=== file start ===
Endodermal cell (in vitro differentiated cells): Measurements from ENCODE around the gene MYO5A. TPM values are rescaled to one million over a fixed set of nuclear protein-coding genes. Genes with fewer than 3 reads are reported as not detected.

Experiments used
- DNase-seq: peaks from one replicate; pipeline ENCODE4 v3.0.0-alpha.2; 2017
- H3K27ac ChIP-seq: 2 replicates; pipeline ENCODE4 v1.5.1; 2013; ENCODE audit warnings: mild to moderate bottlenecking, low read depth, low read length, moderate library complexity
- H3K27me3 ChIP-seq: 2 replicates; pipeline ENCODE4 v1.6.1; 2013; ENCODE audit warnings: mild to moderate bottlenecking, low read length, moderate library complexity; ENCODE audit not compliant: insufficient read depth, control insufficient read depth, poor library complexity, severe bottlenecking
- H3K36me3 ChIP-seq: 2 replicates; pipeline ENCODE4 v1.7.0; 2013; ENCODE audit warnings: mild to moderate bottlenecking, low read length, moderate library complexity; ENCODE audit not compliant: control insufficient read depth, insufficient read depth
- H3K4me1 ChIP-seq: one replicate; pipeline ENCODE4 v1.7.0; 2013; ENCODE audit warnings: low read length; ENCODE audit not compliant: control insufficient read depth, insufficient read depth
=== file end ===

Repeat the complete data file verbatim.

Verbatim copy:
Endodermal cell (in vitro differentiated cells): Measurements from ENCODE around the gene MYO5A. TPM values are rescaled to one million over a fixed set of nuclear protein-coding genes. Genes with fewer than 3 reads are reported as not detected.

Experiments used
- DNase-seq: peaks from one replicate; pipeline ENCODE4 v3.0.0-alpha.2; 2017
- H3K27ac ChIP-seq: 2 replicates; pipeline ENCODE4 v1.5.1; 2013; ENCODE audit warnings: mild to moderate bottlenecking, low read depth, low read length, moderate library complexity
- H3K27me3 ChIP-seq: 2 replicates; pipeline ENCODE4 v1.6.1; 2013; ENCODE audit warnings: mild to moderate bottlenecking, low read length, moderate library complexity; ENCODE audit not compliant: insufficient read depth, control insufficient read depth, poor library complexity, severe bottlenecking
- H3K36me3 ChIP-seq: 2 replicates; pipeline ENCODE4 v1.7.0; 2013; ENCODE audit warnings: mild to moderate bottlenecking, low read length, moderate library complexity; ENCODE audit not compliant: control insufficient read depth, insufficient read depth
- H3K4me1 ChIP-seq: one replicate; pipeline ENCODE4 v1.7.0; 2013; ENCODE audit warnings: low read length; ENCODE audit not compliant: control insufficient read depth, insufficient read depth